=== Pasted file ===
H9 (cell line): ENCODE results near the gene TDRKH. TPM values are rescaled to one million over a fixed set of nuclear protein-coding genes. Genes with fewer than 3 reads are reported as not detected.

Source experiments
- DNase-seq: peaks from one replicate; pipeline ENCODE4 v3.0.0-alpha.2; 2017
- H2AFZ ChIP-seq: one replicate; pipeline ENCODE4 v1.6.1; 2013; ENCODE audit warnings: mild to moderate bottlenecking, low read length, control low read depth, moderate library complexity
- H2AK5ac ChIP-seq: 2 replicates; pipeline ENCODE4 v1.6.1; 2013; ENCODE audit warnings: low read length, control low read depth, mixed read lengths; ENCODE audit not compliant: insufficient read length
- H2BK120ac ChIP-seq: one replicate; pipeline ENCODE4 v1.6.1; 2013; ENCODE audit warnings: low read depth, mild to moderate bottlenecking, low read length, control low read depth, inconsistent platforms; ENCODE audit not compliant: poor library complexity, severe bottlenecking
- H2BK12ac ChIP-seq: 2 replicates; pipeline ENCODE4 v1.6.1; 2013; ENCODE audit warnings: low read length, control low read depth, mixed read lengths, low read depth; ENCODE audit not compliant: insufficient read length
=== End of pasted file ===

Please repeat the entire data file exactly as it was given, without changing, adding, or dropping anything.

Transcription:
H9 (cell line): ENCODE results near the gene TDRKH. TPM values are rescaled to one million over a fixed set of nuclear protein-coding genes. Genes with fewer than 3 reads are reported as not detected.

Source experiments
- DNase-seq: peaks from one replicate; pipeline ENCODE4 v3.0.0-alpha.2; 2017
- H2AFZ ChIP-seq: one replicate; pipeline ENCODE4 v1.6.1; 2013; ENCODE audit warnings: mild to moderate bottlenecking, low read length, control low read depth, moderate library complexity
- H2AK5ac ChIP-seq: 2 replicates; pipeline ENCODE4 v1.6.1; 2013; ENCODE audit warnings: low read length, control low read depth, mixed read lengths; ENCODE audit not compliant: insufficient read length
- H2BK120ac ChIP-seq: one replicate; pipeline ENCODE4 v1.6.1; 2013; ENCODE audit warnings: low read depth, mild to moderate bottlenecking, low read length, control low read depth, inconsistent platforms; ENCODE audit not compliant: poor library complexity, severe bottlenecking
- H2BK12ac ChIP-seq: 2 replicates; pipeline ENCODE4 v1.6.1; 2013; ENCODE audit warnings: low read length, control low read depth, mixed read lengths, low read depth; ENCODE audit not compliant: insufficient read length